25 Jun 2019

The House today - Tuesday 25 June 2019

From The House , 9:00 am on 25 June 2019

The final week in a three-week sitting block begins today. 

MPs are required at Parliament for sitting days which are scheduled in a calendar. Mornings are usually taken up with caucus or meetings but from 2pm MPs are in the debating chamber. 

Here’s what they’ll try to work through today.

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Photo: VNP / Daniela Maoate-Cox

Question Time - 2pm 

Usually lasting about an hour Question Time consists of 12 oral questions to Ministers which are lodged in the morning. 

Opposition questions will try to show the Government’s failings while questions from MPs in Government parties are usually softer so a Minister can boast a bit. 

Supplementary questions (follow-ups) are usual but at the mercy of the Speaker who can award or remove them as they like.

End of the beginning for the Budget - second reading cont’d 

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  Finance Minister Grant Robertson delivers his Budget Statement to the House on May 30 Photo: VNP / Phil Smith


  • Appropriation (2019/20 Estimates) Bill a.k.a the Budget Debate

  • The seemingly never-ending 15-hour debate on the Budget continues with 1 hour 34 minutes remaining. That’ll end about 4:30pm. 

  • This debate follows on from the Finance Minister's budget announcement on May 30.


  • Approving a government’s spending is one of the core functions of the Parliament.

  • The budget is the underpinning of a government’s plans so there is much to discuss.


  • The Appropriations Bill is in the name of the Minister of Finance Grant Robertson

All in favour?

  • Nope. The Opposition will vote against it because this is one of the few annual automatic no-confidence measures. The opposition proposed an amended motion for debate that argues the House has no confidence in the Government. But the Government parties have a majority in the House so it’s unlikely to fail.

And now for last year’s money - second & third reading

CLoseup of Red pen which is filling in the bank check - 3d rendering

Photo: 123RF


  • Appropriation (2018/19 Supplementary Estimates) Bill

  • This bill approves what was actually spent in the financial year just ending (rather than what was intended).

  • Money bills are always a bit different. After second reading this one will immediately have a third reading without debate (and no committee stage). Because this is more a financial report than legislation and amendments aren’t possible.

  • Also, an Imprest Supply Bill will get tagged on to this. Imprest Supply is literally money supply. It’s approval to get the cash.

No more smoking in cars with children - first reading cont’d

Smoking a cigarette in a car.

Photo: 123rf


  • The Smoke-free Environments (Prohibiting Smoking in Motor Vehicles Carrying Children) Amendment Bill

  • The bill will prohibit smoking in motor vehicles carrying children and young people under 18 years of age. 

  • A first reading debate is 12 speeches of up to 10 minutes in length. Usually the sponsor of the bill will go first outlining what the bill will do and why it’s needed. Other MPs will either declare their initial support or indicate areas they want to work on at the next stage (select committee). This debate stage has 8 speeches remaining.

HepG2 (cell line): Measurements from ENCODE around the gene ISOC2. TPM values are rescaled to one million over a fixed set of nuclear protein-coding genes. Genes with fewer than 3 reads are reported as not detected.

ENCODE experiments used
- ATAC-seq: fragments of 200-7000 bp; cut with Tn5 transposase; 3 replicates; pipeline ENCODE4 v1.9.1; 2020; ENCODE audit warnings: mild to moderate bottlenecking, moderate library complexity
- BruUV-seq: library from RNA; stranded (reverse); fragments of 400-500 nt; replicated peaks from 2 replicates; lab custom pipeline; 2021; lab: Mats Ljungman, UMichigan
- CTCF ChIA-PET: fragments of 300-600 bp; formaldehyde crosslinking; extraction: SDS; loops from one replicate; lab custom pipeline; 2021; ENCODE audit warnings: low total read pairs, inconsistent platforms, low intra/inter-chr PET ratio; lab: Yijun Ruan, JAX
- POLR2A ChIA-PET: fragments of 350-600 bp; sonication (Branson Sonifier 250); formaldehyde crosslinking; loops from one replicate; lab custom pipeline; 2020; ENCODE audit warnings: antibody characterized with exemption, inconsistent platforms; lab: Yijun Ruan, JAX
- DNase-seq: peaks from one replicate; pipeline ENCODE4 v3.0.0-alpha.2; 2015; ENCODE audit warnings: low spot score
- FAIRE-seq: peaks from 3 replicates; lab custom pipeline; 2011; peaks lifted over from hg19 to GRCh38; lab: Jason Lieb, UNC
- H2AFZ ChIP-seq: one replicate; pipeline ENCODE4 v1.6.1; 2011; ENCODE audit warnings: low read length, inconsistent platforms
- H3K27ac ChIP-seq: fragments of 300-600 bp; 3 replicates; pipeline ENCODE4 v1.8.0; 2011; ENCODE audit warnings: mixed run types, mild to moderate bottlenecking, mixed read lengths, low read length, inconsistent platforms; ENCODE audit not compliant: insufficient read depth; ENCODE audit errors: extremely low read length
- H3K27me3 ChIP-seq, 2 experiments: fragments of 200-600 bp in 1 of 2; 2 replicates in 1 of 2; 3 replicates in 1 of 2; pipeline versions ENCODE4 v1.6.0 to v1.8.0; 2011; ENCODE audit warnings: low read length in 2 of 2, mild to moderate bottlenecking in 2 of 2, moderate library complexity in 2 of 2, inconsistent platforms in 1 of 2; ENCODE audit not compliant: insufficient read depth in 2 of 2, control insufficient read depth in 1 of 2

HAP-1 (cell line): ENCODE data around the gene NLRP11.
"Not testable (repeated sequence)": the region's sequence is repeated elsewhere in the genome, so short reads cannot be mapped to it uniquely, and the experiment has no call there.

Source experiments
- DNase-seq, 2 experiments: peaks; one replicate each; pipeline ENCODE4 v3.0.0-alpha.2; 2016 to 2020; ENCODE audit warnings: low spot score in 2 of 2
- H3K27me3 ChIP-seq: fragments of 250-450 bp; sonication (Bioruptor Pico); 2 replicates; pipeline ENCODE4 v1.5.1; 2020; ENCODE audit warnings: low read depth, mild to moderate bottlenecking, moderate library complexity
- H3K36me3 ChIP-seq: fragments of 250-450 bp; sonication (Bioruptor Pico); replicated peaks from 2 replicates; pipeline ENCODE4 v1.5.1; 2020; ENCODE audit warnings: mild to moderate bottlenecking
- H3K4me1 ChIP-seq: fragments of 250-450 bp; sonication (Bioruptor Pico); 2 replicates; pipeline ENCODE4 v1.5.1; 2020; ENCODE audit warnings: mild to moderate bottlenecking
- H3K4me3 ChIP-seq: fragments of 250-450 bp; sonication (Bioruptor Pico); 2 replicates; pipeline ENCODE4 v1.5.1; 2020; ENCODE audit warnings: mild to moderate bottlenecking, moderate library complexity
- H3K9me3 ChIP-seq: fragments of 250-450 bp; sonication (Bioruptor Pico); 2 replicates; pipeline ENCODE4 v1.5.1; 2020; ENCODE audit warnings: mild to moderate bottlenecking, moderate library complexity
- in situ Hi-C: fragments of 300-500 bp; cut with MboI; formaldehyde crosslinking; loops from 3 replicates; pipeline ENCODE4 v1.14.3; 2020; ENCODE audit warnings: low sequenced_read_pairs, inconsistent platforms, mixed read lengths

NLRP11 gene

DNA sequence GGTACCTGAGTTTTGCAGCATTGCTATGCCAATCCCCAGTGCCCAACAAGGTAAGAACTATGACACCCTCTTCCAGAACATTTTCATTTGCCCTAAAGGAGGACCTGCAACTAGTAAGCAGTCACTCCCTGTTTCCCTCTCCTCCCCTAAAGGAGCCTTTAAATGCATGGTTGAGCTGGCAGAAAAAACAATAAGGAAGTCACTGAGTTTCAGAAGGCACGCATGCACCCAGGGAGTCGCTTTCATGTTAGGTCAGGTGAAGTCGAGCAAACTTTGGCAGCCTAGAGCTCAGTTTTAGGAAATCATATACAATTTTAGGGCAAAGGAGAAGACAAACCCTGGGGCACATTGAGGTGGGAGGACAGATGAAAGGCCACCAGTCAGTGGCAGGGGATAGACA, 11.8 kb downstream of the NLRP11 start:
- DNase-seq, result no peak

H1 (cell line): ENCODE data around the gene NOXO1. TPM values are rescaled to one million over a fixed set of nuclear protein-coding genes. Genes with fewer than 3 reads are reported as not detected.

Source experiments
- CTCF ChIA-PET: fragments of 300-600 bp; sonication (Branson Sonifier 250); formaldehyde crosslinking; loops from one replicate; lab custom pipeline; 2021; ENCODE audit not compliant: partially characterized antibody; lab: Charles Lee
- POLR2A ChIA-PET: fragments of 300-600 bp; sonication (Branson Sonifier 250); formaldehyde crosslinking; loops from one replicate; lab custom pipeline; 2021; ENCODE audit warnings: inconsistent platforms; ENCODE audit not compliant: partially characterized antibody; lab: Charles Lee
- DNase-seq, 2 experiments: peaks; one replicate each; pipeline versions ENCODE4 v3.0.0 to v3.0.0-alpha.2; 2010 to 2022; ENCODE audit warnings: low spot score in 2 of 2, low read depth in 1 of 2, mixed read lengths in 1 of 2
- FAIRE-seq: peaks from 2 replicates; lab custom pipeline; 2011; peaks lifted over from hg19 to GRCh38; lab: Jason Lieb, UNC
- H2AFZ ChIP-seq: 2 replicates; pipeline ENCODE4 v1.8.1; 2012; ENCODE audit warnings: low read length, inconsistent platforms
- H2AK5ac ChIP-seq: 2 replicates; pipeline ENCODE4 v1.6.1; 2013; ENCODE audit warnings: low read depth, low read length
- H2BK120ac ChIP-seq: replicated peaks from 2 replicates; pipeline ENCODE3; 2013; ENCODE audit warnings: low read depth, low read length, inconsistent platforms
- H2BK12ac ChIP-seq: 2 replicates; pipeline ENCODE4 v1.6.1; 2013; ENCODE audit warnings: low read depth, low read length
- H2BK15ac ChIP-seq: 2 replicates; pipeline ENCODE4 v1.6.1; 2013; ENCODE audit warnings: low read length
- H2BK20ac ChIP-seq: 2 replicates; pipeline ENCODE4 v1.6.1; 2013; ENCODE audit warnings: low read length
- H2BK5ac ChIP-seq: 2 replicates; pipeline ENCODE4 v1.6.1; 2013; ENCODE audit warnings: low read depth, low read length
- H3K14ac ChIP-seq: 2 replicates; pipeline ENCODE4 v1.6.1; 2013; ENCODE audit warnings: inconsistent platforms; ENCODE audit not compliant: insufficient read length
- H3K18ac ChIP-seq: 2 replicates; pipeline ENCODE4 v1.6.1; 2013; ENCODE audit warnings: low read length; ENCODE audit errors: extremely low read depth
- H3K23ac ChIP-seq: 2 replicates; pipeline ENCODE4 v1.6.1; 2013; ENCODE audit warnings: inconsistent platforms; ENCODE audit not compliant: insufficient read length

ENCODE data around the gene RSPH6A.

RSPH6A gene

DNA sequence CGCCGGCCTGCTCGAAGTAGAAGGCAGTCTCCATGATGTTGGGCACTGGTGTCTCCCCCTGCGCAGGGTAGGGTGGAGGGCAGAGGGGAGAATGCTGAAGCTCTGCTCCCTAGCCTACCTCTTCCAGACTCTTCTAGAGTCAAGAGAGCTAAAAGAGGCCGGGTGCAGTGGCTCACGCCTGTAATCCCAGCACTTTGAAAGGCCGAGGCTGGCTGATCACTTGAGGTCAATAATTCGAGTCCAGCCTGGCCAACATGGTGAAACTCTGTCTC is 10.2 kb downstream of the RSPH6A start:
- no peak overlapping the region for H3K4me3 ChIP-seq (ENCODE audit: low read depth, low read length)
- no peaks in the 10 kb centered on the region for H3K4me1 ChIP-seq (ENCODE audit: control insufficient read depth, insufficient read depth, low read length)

• Jenny Salesa is in charge of this bill. She is Associate Minister of Health and Minister for Ethnic Communities. 


  • To protect children from the harm associated with second-hand smoke.

  • The Bill also supports New Zealand’s responsibilities to protect children’s health and wellbeing under the United Nations Convention on the Rights of the Child.

  • The explanatory note in the bill says “Māori children and those living in the most deprived areas are more likely to be exposed to second-hand smoke in vehicles”. While rates of children and young people’s exposure to second-hand smoke have been decreasing, the rate of decrease may be slowing

Paying for oil spills - first reading

Oil on the water contained by specialised booms.

Oil on the water contained by specialised booms. Photo: Supplied


  • The Maritime Transport (Offshore Installations) Amendment Bill

  • This bill is about clarifying who is liable for the clean-up and compensation needed after an oil spill. 

  • The Maritime Transport Act 1994 has a “polluter-pays regime” which means owners have unlimited liability for the cost of pollution damage from a spill. The Bill clarifies liability of insurers to the Crown and other third parties affected by pollution.

  • First reading debates are normally used to outline a bill’s purpose and show initial support or opposition. Generally the debate is 12 speeches of up to 10 minutes in length.


  • Associate Minister for Transport Julie Anne Genter is in charge of this bill. 

All in favour?

  • Hard to accurately say before a first reading as this is the bill’s first time up in the House but it’s a Government bill so it’s unlikely it will fail.

House adjourns - 10pm

The House sits from 2pm on scheduled sitting days with a dinner break at 6pm until 7:30pm on Tuesdays and Wednesdays. It then resumes sitting until 10pm.

You can see how much the House gets done each sitting day by going here: Daily progress in the House

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Photo: New Zealand Parliament